The infections occur when swimmers ingest water contaminated by diarrhea from a person infected by cryptosporidium, a parasite that is notoriously hard to kill. Memorial Day is almost upon us and families and friends are making plans to enjoy the sun and the pool.
When responding to a diarrheal incident in the water or a Crypto outbreak, the CDC recommends closing a pool and treating the water with high levels of chlorine, a procedure called hyperchlorination.
With Memorial Day just a week away and pool season getting underway for the summer, the Centers for Disease Control and Prevention has issued a warning about a unsafe parasite linked to public pools and water parks.
The summer swimming season is right around the corner, and the Center for Disease Control is issuing a warning on the increase in Cryptosporidium. She explained that if a person swallows Crypto-contaminated water, the parasite could cause them to have diarrrhea that lasts up to three weeks.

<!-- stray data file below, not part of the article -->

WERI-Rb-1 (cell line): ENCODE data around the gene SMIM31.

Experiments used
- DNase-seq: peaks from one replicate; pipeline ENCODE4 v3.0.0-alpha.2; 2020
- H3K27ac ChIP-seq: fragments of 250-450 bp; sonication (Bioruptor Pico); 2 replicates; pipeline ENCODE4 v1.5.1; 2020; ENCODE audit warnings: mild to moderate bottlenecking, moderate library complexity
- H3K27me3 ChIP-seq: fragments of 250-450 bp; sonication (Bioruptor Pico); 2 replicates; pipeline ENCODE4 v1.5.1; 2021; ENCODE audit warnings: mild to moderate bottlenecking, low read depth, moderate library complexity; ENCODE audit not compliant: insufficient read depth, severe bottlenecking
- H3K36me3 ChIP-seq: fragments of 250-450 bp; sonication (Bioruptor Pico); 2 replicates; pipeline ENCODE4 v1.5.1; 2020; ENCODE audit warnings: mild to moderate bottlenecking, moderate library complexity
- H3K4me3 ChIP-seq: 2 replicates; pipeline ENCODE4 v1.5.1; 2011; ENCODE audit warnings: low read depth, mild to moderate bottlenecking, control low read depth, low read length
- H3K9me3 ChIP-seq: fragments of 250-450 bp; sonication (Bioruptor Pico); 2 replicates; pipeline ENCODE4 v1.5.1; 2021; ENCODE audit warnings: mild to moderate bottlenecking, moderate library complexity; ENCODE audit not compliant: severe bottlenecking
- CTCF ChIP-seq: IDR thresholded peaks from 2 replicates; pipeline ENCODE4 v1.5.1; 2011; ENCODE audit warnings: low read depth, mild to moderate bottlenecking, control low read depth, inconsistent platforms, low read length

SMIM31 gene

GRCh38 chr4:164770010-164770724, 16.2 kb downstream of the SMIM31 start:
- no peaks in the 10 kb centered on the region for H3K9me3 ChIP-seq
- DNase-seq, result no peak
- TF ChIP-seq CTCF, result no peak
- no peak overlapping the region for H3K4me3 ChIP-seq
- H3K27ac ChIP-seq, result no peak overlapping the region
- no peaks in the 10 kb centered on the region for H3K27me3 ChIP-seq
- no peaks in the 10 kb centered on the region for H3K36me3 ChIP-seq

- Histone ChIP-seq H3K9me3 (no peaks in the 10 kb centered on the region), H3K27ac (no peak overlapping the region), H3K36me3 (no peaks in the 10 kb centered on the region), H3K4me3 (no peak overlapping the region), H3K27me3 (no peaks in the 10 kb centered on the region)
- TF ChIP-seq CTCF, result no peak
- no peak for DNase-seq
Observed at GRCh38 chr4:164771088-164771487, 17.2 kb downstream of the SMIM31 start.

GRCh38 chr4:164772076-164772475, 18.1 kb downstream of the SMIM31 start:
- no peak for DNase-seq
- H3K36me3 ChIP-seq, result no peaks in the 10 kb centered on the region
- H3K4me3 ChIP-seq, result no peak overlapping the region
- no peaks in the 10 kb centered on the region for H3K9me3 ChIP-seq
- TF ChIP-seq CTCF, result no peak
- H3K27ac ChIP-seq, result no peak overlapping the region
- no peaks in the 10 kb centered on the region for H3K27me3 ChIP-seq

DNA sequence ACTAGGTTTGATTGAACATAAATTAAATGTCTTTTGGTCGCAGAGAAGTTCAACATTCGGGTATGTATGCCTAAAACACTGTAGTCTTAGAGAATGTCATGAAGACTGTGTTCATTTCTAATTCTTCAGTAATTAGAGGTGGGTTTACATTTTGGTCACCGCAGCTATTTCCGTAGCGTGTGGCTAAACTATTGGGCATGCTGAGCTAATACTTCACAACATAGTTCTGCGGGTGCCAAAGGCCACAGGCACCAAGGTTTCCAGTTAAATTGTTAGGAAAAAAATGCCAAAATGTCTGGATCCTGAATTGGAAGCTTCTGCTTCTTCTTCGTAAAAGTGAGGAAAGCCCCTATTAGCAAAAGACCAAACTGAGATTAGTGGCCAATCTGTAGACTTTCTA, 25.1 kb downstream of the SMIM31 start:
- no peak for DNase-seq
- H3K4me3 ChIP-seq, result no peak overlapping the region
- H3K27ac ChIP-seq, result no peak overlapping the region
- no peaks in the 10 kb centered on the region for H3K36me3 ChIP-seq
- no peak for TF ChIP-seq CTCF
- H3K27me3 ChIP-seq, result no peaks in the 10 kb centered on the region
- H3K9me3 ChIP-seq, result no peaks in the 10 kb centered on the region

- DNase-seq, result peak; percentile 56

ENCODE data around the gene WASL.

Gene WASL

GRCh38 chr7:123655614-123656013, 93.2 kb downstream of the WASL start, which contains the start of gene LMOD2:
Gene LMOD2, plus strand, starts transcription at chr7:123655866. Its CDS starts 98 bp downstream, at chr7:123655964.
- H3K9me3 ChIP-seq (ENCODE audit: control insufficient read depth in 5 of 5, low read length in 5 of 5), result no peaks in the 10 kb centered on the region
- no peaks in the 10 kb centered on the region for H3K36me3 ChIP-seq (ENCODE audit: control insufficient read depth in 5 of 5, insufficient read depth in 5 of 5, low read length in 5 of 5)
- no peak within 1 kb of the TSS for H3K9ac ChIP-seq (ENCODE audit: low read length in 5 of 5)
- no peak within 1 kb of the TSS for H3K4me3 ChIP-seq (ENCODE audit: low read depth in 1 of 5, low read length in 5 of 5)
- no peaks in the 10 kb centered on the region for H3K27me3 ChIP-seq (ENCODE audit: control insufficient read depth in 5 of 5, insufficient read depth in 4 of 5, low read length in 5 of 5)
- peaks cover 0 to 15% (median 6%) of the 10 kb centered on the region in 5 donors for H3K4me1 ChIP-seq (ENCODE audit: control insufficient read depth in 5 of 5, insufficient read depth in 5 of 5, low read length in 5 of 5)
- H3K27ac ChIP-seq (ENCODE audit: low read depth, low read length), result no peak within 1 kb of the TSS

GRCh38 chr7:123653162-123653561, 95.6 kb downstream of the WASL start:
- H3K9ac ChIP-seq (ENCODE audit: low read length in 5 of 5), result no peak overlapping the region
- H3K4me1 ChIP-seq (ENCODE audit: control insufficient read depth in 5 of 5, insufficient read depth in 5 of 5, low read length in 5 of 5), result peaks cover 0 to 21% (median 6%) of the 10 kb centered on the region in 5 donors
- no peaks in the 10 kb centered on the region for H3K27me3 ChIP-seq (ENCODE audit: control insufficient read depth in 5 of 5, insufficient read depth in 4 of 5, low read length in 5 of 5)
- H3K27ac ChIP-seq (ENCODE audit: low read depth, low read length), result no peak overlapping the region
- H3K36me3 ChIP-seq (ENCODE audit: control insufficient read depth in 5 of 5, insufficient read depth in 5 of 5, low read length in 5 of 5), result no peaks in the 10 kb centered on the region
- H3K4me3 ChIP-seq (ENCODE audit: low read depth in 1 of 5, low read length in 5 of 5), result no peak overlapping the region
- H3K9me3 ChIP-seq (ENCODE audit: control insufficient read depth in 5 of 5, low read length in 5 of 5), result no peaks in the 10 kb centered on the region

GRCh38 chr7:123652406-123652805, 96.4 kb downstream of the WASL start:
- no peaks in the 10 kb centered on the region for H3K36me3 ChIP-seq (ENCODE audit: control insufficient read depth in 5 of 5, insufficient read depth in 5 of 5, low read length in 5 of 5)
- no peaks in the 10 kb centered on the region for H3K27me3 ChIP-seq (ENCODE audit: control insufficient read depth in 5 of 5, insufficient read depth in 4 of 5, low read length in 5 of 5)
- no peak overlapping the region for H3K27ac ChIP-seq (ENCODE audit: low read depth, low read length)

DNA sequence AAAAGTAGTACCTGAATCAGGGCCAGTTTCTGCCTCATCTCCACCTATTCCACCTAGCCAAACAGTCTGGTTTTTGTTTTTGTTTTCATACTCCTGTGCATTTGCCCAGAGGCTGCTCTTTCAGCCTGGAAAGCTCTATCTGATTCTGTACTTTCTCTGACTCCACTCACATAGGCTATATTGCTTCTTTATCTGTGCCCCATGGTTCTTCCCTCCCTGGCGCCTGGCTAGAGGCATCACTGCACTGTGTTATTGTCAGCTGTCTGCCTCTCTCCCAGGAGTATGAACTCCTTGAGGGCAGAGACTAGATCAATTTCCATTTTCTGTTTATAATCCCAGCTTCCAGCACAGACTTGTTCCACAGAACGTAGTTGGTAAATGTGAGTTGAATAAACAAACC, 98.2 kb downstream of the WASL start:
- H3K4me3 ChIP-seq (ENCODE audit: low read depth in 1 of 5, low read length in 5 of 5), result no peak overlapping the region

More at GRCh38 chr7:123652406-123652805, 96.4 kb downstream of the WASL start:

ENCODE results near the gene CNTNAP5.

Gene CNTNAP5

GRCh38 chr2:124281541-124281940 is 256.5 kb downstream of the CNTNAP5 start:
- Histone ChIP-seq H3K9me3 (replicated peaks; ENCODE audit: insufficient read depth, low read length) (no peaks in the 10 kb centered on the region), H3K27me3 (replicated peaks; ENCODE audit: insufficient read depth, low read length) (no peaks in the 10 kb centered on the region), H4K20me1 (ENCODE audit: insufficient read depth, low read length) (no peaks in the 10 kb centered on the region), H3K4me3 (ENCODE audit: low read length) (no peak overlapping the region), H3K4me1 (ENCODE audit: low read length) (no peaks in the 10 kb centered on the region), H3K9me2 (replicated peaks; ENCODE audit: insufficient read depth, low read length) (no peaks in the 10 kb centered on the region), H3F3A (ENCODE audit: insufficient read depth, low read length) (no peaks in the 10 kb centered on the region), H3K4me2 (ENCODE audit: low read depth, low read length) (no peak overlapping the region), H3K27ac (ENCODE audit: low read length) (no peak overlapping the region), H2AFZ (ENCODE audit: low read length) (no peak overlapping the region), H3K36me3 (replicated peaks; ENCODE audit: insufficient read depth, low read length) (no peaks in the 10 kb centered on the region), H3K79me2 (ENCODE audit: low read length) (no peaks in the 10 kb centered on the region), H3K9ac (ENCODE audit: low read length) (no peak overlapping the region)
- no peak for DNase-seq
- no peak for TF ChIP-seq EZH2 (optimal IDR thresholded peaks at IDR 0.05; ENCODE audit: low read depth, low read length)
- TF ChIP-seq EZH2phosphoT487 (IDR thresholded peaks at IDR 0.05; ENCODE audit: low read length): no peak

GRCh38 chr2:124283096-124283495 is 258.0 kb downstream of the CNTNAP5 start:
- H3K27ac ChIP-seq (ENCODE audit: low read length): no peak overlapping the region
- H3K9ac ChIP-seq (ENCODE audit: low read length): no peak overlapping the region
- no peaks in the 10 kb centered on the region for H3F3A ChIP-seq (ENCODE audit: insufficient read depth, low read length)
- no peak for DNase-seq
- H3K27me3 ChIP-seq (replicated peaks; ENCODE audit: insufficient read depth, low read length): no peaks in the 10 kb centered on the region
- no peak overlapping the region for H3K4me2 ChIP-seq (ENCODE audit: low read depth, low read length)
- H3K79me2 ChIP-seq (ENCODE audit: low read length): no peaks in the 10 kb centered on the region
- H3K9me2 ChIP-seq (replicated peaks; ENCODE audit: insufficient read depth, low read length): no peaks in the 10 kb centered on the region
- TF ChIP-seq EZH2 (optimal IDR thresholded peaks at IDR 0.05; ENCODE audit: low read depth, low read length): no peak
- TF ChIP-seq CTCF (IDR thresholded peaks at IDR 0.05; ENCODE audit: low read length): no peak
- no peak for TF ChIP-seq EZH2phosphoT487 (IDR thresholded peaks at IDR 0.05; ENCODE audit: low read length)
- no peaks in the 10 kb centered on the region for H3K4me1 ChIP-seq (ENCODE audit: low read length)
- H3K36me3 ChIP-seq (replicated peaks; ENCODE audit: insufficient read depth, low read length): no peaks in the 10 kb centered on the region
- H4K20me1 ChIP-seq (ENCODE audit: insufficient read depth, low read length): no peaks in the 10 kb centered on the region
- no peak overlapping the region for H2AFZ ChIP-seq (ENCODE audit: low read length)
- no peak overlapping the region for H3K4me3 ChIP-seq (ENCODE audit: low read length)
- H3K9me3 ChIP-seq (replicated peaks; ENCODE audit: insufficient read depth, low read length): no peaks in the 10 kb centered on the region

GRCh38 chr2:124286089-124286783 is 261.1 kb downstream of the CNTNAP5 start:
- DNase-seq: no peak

"To help protect your family and friends from Crypto and other diarrhea-causing germs, do not swim or let your kids swim if sick with diarrhea", Michele Hlavsa, R.N., M.P.H., chief of CDC's Healthy Swimming Program, said in a statement. She cautioned that mostly younger people swallow water, and it's up to their parents to teach them how to swim safely to avoid contamination. "If we're good about doing it at the lake where there is no chlorine in the water, we need to be just as good about warning our little ones not to swallow the water in the pool". It is the most common cause of diarrheal illness and outbreaks linked to swimming pools or water playgrounds. Infections can cause watery diarrhea, stomach cramps, nausea or vomiting, and can lead to dehydration. And to keep from getting sick, the CDC advises swimmers not to swallow pool water. People who are infected with crypto should wait two weeks after the diarrhea stops before swimming.
It also said if you take young children to the pool, make sure you take them to the bathroom frequently as a precaution.